Apr
17
comment best practices for packaging in Scala projects?
Are you talking about Scala package conventions? If so, have you taken a look at the Style Guide?
Mar
31
comment Does path coverage guarantee finding all bugs?
+1 I like this answer because it's constructive and mentions some of the benefits of coverage.
Mar
31
comment Ethicality of online license checks
Nitpick: Piracy is the wrong term for this. Because these are legitimate users (i.e. paying customers), at worst they are violating the terms of your license, but they are not pirating or using pirated software.
Mar
30
comment Does path coverage guarantee finding all bugs?
Good point. Agreed.
Mar
30
comment Does path coverage guarantee finding all bugs?
Agreed that that's part of the issue, but the real issue is more fundamental than that. Even with a theoretical computer with infinite memory and no concurrency, 100% test coverage does not imply the absence of bugs. Trivial examples of this abound in the answers here, but here is another: if my program is times_two(x) = x + 2, this will be fully covered by test suite assert(times_two(2) == 4), but this is still obviously buggy code! No need for memory leaks :)
Mar
30
comment Does path coverage guarantee finding all bugs?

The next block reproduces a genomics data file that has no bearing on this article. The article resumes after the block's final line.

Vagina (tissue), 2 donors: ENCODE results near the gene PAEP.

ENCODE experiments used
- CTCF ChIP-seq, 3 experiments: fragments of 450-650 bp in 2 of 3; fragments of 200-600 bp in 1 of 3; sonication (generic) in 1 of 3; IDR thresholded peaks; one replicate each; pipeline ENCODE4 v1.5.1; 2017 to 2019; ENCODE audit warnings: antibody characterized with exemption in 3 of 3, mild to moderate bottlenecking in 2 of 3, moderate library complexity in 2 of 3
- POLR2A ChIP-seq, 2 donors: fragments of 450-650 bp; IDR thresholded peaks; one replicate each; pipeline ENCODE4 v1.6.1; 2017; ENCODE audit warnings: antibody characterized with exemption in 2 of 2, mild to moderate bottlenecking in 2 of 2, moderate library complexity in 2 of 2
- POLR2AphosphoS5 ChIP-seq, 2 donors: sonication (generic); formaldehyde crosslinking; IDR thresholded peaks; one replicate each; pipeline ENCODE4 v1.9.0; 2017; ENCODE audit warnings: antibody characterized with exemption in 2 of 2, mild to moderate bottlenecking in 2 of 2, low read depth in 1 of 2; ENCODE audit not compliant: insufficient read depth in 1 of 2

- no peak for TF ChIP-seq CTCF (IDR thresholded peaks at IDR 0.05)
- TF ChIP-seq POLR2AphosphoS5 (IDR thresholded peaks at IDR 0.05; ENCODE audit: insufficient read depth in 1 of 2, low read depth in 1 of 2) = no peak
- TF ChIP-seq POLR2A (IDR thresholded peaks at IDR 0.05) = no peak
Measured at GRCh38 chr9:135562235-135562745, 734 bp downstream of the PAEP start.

@JørgenFogh Path coverage doesn't let you know whether the program halts. That's not the formulation of the halting problem. (Trivial counterexample: f x = if x == 0 then 1 else f (x - 1) can be fully path-covered with inputs 0 and 1, but doesn't halt for -1. And regardless, the comparison was with finding all bugs via path coverage, not with path coverage itself)
Mar
30
comment Does path coverage guarantee finding all bugs?
@Leushenko In other words, the answer could be "for some non-Turing complete languages, path coverage is NOT like the halting problem". However: a- that's not what the OP seems to be asking, b- it still doesn't answer whether path coverage is enough to find all bugs! (I'm not familiar with Coq et al, but I'm going to risk that the answer is still "no").
Mar
30
comment Does path coverage guarantee finding all bugs?
@Leushenko Agreed, but that's not the case here, is it? We're talking about a general guideline for programming languages: "is path coverage good enough?". In the general case for general purpose languages, this is similar to the halting problem, and the answer is "no, it's not good enough". We are obviously not talking about Coq here; and if you're using a small enough subset of C, then this is not within the constraints of the original question (e.g. the C lang subset that is only printf("hello world\n") can be covered and shown to be bug-free... but not what we're discussing here).
Mar
30
comment Does path coverage guarantee finding all bugs?
@JørgenFogh But when trying to find bugs in any program, isn't it a priori unknown whether the program halts or not? Isn't this question about the general method of "finding all bugs in any program via path coverage"? In which case, isn't it similar to "finding whether any program halts"?